Technology-assisted adolescent dating violence and abuse: a factor analysis of the nature of electronic communication technology used across twelve types of abusive and controlling behaviour
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AuthorsStonard, Karlie Emma
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AbstractLittle is known about the nature of adolescents’ experiences of Technology-Assisted Adolescent Dating Violence and Abuse (TAADVA) behaviours and whether the Electronic Communication Technology (ECT) used varies depending on the behaviour. This paper therefore examines the nature of adolescents’ victimisation experience of 12 different TAADVA behaviours via nine methods of ECT (phone call, text, instant messenger, social networking site, picture message, video chat, email, chatroom and website/blog). Four-hundred-and-sixty-nine 12–18-year-old British adolescents (59% (n = 277) of which had dated in the last year) completed a questionnaire regarding their experience of TAADVA. Exploratory factor analysis was used to examine how adolescents experienced the 12 TAADVA behaviours and through which of the nine ECTs they were experienced. Adolescents’ experiences of TAADVA victimisation did not significantly vary in terms of the ECT method used and often multiple TAADVA behaviours were experienced in combination with one another across a range of ECTs, demonstrated by the identification of nine factors in the analysis. The findings highlight implications for understanding and raising awareness of the extent and intrusiveness of TAADVA, particularly when multiple abusive and controlling behaviours are experienced via multiple methods or devices. It is advised that assessing the overall construct of abusive and controlling behaviour is avoided in future research and instead, the multidimensionality of the factors identified in the analysis of the TAADVA assessment tool and the different behaviours that these factors encompass need to be considered.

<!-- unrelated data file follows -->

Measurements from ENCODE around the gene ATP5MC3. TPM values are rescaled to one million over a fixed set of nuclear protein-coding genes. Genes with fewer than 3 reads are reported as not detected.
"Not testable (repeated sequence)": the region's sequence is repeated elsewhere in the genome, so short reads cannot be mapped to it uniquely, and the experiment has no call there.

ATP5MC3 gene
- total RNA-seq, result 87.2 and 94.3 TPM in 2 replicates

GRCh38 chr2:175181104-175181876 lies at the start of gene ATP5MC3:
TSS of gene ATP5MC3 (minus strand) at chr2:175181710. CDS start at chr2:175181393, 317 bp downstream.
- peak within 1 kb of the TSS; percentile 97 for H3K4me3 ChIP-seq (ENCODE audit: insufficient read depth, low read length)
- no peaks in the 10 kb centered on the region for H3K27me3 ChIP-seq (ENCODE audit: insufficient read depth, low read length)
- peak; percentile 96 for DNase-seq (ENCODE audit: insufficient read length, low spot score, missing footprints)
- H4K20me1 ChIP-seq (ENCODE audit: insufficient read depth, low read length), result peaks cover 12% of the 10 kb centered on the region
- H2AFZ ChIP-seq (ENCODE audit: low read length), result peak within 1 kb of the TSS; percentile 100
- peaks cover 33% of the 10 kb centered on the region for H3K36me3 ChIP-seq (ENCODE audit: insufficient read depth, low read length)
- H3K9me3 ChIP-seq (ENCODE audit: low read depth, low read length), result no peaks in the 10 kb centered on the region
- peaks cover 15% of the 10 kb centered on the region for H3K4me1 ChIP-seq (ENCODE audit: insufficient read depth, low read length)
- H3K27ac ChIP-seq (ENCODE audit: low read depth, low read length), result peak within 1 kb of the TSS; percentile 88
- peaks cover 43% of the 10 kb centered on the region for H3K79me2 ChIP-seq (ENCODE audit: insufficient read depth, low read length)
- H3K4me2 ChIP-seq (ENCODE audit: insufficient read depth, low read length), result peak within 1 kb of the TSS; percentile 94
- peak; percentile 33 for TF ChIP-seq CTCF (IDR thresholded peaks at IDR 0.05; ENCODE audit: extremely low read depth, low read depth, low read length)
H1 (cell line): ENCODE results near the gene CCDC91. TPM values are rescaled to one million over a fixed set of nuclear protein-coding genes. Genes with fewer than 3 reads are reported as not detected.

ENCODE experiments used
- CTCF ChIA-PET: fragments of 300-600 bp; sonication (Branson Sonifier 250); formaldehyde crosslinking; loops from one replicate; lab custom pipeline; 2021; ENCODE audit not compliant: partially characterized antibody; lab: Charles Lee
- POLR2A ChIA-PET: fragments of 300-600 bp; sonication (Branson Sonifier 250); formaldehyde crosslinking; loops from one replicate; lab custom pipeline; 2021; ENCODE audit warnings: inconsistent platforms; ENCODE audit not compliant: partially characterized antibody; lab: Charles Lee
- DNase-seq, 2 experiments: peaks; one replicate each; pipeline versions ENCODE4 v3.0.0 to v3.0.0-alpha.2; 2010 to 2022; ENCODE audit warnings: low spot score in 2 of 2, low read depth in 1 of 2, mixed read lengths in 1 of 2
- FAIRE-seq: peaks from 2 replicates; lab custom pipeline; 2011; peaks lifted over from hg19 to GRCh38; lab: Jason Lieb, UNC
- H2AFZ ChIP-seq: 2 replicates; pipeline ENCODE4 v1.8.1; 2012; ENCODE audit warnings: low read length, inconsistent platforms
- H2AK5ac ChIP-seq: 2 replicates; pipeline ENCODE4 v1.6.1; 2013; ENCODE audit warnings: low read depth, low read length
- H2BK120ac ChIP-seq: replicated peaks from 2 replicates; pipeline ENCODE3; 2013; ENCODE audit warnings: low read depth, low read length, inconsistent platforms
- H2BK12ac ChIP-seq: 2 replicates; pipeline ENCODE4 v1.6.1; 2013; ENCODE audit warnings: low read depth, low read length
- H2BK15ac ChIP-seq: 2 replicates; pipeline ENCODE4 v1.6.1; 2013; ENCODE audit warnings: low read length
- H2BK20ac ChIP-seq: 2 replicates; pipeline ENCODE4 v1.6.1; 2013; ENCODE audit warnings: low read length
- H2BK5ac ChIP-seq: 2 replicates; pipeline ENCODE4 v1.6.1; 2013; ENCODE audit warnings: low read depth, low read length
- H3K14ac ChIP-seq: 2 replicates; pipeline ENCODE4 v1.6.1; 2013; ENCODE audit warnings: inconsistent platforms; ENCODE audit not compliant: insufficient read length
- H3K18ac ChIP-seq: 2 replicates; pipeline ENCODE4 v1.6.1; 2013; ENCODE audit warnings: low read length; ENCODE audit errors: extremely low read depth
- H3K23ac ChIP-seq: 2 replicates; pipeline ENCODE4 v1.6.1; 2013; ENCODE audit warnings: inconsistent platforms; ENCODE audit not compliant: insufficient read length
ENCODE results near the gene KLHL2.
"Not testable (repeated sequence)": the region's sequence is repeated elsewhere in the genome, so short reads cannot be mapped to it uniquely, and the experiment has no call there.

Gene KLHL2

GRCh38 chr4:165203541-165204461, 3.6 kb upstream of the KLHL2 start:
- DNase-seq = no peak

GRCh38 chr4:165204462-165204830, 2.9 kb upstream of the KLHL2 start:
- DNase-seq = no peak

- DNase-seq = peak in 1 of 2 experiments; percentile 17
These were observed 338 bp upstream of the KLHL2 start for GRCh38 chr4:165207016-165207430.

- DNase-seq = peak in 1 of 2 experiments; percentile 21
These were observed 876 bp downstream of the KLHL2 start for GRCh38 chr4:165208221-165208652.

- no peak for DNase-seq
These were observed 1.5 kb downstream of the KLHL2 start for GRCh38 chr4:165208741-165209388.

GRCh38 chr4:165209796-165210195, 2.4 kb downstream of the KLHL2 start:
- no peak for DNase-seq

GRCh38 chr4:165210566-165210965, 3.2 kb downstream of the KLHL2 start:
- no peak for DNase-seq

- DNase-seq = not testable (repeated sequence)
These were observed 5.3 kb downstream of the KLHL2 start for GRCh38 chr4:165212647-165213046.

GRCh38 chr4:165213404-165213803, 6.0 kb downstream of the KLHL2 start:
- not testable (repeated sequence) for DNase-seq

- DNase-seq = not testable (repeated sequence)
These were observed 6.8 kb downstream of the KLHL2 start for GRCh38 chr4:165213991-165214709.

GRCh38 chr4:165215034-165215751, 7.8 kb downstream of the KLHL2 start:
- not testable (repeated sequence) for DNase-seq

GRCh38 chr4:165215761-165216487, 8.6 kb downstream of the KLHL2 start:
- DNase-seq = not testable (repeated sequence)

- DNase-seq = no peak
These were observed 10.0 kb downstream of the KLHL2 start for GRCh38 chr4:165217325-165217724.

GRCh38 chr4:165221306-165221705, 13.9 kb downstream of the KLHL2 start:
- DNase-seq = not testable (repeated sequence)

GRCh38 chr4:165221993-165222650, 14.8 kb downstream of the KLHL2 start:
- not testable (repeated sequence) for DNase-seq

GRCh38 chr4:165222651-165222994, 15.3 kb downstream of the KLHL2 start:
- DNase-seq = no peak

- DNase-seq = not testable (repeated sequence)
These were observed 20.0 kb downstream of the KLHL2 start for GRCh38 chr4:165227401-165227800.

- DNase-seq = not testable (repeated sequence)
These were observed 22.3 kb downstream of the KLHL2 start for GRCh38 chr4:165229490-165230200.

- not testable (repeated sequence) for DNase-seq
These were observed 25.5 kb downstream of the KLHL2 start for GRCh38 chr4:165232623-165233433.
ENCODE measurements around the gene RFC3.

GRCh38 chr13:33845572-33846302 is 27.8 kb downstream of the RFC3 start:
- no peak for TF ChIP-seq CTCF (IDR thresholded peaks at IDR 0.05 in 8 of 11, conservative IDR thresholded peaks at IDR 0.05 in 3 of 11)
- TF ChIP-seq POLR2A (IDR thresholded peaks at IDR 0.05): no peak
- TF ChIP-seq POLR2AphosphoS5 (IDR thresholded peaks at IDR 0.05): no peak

CitationStonard, KE. (2019) 'Technology-assisted adolescent dating violence and abuse: a factor analysis of the nature of electronic communication technology used across twelve types of abusive and controlling behaviour', Journal of Child and Family Studies, 28 (1) pp 105–115
JournalJournal of Child and Family Studies
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